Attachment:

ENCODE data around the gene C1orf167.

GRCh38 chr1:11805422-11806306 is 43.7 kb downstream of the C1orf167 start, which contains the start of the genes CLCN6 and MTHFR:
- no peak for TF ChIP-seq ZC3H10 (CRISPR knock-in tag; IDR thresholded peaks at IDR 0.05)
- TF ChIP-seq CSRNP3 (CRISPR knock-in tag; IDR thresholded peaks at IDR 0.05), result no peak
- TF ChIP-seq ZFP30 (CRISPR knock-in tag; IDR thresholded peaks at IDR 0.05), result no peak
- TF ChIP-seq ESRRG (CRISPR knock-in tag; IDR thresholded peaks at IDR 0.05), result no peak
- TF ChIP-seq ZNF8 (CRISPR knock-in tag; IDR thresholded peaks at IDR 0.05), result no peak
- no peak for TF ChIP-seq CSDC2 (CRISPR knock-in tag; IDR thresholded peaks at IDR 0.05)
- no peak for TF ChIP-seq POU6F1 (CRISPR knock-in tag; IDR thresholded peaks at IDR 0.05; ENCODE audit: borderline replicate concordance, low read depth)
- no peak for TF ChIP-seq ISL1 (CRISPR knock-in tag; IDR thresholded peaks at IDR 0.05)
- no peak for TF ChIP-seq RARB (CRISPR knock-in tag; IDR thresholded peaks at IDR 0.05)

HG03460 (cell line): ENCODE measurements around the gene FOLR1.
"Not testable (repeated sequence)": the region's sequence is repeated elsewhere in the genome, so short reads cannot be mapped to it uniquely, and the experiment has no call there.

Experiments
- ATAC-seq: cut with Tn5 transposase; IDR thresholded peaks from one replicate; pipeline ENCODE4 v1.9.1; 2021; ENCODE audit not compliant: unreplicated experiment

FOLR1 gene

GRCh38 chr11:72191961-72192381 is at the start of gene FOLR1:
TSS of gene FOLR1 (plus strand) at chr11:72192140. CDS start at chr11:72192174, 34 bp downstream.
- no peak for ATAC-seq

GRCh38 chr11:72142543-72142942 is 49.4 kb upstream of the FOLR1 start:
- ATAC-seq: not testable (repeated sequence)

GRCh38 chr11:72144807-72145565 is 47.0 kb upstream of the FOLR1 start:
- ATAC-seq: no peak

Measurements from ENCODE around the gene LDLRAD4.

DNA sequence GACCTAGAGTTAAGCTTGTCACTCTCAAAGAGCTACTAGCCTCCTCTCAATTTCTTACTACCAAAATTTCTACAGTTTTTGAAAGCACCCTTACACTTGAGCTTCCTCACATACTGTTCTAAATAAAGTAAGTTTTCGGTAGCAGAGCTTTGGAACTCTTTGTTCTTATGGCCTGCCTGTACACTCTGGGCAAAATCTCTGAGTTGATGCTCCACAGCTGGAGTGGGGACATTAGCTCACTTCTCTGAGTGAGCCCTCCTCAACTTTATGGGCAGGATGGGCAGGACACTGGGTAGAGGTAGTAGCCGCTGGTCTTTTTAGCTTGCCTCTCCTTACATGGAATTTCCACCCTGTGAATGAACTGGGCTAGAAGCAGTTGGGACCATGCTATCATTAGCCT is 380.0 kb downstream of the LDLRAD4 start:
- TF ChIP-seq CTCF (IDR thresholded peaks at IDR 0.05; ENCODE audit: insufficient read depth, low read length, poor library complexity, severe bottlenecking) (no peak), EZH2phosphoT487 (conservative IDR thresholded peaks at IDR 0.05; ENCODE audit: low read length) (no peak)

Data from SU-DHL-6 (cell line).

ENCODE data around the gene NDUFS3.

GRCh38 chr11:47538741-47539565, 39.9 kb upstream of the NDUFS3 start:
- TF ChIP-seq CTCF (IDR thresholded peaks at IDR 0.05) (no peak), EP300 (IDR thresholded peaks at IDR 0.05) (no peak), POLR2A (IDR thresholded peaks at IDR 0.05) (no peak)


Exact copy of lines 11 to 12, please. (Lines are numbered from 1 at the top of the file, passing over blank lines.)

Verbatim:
- no peak for TF ChIP-seq RARB (CRISPR knock-in tag; IDR thresholded peaks at IDR 0.05)

HG03460 (cell line): ENCODE measurements around the gene FOLR1.